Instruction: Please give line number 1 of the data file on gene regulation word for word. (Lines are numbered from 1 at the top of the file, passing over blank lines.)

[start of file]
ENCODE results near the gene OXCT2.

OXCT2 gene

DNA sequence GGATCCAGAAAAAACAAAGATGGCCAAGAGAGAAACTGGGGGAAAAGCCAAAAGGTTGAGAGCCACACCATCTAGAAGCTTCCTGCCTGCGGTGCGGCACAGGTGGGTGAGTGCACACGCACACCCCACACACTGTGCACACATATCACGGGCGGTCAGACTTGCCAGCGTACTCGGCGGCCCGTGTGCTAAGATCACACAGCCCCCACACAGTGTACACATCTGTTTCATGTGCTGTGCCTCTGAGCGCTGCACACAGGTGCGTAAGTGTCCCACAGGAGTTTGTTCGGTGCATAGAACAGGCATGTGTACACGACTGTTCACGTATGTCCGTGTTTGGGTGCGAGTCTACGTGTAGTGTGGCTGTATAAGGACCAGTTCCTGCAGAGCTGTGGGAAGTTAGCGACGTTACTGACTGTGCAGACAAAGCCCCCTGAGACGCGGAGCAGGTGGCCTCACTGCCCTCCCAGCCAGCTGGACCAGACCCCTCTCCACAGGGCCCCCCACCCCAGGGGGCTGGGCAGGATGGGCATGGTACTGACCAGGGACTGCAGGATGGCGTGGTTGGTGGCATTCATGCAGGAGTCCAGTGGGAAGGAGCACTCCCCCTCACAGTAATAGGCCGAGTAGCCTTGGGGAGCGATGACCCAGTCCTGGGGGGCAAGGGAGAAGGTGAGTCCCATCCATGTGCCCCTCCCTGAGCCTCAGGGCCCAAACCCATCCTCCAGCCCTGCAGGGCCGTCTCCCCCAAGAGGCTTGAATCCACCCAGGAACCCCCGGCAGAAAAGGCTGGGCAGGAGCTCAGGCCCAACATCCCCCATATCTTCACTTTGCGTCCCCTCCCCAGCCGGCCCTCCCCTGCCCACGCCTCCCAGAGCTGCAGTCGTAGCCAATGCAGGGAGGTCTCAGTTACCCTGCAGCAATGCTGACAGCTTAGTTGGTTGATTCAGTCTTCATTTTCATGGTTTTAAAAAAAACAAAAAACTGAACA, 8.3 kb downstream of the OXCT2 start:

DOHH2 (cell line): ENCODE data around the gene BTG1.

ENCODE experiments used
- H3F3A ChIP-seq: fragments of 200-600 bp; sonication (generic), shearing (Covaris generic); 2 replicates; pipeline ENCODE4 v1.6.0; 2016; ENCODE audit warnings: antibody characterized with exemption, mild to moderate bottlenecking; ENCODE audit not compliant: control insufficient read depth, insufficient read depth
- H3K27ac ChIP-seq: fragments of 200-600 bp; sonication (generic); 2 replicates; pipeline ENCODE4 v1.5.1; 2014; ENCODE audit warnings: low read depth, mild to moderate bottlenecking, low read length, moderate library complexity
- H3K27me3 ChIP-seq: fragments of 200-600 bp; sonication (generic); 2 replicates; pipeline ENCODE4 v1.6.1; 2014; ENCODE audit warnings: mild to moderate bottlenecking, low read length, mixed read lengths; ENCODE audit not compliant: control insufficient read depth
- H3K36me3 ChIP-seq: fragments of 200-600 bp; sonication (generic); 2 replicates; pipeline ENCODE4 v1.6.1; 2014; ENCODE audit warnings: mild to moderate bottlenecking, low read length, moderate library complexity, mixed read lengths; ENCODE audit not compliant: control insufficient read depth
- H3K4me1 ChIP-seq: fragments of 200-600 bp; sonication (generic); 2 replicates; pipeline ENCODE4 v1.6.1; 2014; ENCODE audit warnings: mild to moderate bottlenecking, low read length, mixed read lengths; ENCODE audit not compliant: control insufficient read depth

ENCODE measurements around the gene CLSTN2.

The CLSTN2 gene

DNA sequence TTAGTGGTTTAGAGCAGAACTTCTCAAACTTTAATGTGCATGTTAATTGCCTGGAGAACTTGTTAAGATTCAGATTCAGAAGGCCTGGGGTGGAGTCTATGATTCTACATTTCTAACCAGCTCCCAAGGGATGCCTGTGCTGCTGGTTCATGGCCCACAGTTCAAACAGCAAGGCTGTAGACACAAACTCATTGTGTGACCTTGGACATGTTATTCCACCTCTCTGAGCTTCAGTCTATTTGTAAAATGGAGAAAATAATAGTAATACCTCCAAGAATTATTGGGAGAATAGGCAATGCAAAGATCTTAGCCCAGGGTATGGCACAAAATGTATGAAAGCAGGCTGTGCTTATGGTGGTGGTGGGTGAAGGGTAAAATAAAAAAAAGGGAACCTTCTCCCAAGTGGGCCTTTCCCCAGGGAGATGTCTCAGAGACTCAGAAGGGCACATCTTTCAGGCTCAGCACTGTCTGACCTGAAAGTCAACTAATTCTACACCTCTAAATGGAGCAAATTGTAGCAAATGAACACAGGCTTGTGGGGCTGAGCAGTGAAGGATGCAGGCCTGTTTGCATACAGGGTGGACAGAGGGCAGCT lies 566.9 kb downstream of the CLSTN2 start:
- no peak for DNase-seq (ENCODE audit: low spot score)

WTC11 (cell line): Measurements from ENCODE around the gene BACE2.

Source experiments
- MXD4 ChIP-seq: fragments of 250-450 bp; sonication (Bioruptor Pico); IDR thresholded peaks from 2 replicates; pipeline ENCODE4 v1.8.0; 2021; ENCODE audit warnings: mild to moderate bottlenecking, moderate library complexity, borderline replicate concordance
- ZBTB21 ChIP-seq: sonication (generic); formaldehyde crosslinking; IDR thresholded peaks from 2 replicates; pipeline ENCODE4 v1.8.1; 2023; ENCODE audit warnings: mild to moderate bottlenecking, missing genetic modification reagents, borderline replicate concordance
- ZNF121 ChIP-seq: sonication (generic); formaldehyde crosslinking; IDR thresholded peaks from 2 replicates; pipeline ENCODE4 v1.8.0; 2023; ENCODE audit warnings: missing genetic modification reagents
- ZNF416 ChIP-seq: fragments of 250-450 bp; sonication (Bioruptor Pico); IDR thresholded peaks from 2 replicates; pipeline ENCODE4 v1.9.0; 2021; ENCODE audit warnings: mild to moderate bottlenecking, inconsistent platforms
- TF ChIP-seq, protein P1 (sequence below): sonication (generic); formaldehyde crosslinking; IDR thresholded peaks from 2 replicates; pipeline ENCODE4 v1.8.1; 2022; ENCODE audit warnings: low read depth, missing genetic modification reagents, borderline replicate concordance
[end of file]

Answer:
ENCODE results near the gene OXCT2.